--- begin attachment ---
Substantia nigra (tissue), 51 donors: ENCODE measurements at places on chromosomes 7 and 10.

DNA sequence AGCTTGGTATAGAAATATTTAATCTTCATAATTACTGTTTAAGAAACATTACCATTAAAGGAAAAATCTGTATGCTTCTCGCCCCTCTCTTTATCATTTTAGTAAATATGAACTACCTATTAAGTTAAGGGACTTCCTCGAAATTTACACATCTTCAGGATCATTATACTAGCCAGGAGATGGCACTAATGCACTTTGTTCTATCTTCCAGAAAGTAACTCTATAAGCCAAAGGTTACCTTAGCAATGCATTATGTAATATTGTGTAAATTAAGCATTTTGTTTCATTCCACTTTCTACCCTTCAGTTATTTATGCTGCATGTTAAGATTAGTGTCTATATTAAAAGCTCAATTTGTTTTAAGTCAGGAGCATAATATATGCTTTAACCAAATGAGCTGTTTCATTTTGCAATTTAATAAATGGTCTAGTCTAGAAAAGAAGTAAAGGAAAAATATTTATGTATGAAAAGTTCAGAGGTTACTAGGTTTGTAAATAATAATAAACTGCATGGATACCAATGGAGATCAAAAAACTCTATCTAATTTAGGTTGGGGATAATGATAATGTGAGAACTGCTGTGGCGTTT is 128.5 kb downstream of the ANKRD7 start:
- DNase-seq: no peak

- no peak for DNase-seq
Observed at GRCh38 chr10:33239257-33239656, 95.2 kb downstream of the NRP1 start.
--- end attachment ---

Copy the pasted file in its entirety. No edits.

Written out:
Substantia nigra (tissue), 51 donors: ENCODE measurements at places on chromosomes 7 and 10.

DNA sequence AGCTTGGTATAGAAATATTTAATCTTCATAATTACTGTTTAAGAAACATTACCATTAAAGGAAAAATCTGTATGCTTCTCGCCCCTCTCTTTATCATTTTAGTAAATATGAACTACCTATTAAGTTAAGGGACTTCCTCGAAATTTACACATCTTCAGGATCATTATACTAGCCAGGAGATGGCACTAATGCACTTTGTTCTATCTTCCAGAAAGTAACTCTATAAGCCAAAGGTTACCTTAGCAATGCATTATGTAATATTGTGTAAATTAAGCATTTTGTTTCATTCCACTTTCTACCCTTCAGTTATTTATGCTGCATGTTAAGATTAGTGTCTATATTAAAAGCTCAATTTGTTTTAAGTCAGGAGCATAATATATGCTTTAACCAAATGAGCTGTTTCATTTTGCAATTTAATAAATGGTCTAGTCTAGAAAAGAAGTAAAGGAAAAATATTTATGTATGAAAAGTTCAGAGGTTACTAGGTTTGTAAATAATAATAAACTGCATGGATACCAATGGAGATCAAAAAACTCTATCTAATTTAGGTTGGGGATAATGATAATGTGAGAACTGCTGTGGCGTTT is 128.5 kb downstream of the ANKRD7 start:
- DNase-seq: no peak

- no peak for DNase-seq
Observed at GRCh38 chr10:33239257-33239656, 95.2 kb downstream of the NRP1 start.